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how inbreeding depression (measured as the average phenotype of a population) will change over time with continued consanguineous mating. Under the dominance hypothesis, recessive alleles that cause lowered fitness are more frequently found in homozygous genotypes under consanguineous mating. This exposes the deleterious phenotype and the genotype will decrease in frequency in a population by natural selection (individuals homozygous for such alleles have lower survivorship and reproduction). This reduction in the frequency of deleterious alleles by natural selection is referred to as purging of genetic load. Purging increases the frequency of alleles that do not have deleterious effects when homozygous, so that the average phenotype in a population then returns to the initial average it had before the onset of consanguineous mating. In contrast, the overdominance hypothesis does not predict a purging effect with consanguineous mating. With consanguineous mating, the frequency of heterozygotes will decrease and not recover until mating patterns change (see Fig. 2.12). Even if heterozygotes are frequent and have a fitness advantage, each generation of mating and Mendelian segregation will reconstitute the two homozygous genotypes so purging cannot occur. These predictions highlight the major difference between the hypotheses. Inbreeding depression with overdominance arises from genotype frequencies in a population while inbreeding depression with dominance is caused by the frequency of deleterious recessive alleles in a population. Models of natural selection that are relevant to inbreeding depression on population genotype and allele frequencies receive detailed coverage in Chapter 6 in this volume.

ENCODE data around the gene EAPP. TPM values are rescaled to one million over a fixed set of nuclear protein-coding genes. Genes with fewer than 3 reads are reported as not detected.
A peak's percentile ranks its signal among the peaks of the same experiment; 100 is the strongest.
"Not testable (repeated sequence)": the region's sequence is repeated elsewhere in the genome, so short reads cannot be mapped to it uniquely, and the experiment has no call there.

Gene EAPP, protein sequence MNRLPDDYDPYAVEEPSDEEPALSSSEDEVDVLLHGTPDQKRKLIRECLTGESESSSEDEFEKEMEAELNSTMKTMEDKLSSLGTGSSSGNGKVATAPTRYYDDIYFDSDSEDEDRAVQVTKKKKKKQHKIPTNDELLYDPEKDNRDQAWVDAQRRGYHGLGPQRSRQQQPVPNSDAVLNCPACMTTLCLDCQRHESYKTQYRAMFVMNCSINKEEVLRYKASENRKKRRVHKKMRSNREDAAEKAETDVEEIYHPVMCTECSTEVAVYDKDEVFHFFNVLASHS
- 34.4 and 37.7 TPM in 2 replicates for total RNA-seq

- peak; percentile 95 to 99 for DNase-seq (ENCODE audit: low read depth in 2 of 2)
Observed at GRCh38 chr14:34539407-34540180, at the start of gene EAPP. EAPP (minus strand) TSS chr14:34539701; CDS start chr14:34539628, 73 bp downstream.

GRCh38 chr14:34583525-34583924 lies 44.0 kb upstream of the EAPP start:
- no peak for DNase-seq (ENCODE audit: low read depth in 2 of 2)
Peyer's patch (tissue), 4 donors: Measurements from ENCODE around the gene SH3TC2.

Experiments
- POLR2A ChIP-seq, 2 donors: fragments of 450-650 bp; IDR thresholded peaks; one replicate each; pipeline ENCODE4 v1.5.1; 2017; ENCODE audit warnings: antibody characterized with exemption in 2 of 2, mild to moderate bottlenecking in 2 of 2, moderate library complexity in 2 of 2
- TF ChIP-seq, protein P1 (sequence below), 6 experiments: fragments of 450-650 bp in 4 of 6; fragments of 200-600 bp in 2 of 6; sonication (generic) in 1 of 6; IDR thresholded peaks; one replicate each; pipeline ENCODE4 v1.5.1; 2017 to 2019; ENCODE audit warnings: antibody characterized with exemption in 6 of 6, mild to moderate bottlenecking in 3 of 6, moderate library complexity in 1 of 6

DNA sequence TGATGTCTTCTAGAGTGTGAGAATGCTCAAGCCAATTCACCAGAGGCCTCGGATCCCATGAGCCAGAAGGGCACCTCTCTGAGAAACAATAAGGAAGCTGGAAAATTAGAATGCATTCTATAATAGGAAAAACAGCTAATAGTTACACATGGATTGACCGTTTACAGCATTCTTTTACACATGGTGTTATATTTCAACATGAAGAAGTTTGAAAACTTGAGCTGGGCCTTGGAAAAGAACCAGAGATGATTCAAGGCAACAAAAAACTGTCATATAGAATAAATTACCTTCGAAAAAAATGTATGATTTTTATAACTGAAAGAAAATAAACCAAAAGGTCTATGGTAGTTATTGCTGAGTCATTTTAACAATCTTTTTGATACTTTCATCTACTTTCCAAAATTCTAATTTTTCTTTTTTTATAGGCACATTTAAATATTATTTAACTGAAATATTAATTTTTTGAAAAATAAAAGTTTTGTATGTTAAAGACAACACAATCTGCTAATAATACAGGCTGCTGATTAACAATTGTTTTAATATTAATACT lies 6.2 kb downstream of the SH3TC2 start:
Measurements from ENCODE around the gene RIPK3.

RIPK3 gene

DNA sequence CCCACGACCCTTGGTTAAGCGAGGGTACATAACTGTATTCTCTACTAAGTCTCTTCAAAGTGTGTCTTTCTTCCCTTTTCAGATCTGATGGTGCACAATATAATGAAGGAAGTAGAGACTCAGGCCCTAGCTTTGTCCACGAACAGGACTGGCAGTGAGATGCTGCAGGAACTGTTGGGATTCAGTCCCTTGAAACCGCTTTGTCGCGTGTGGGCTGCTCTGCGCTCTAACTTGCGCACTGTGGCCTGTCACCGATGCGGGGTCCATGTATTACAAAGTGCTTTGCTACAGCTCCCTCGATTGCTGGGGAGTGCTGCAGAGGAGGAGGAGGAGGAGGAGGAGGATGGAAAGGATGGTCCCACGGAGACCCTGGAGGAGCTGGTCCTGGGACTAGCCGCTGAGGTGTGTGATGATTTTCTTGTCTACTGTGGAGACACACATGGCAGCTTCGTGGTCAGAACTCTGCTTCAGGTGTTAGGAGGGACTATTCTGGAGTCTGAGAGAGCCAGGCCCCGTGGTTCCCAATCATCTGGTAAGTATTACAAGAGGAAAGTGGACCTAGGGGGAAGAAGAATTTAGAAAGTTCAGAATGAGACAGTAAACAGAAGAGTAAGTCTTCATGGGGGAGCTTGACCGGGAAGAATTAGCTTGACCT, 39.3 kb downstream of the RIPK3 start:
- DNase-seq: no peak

Inbreeding depression in many animals and plants appears to be caused, at least in part, by deleterious recessive alleles consistent with the dominance hypothesis (Byers & Waller 1999; Charlesworth & Charlesworth 1999; Crnokrak & Barrett 2002). A classic example of inbreeding depression and recovery of the population mean for litter size in mice is shown in Fig. 2.16. Model research organisms

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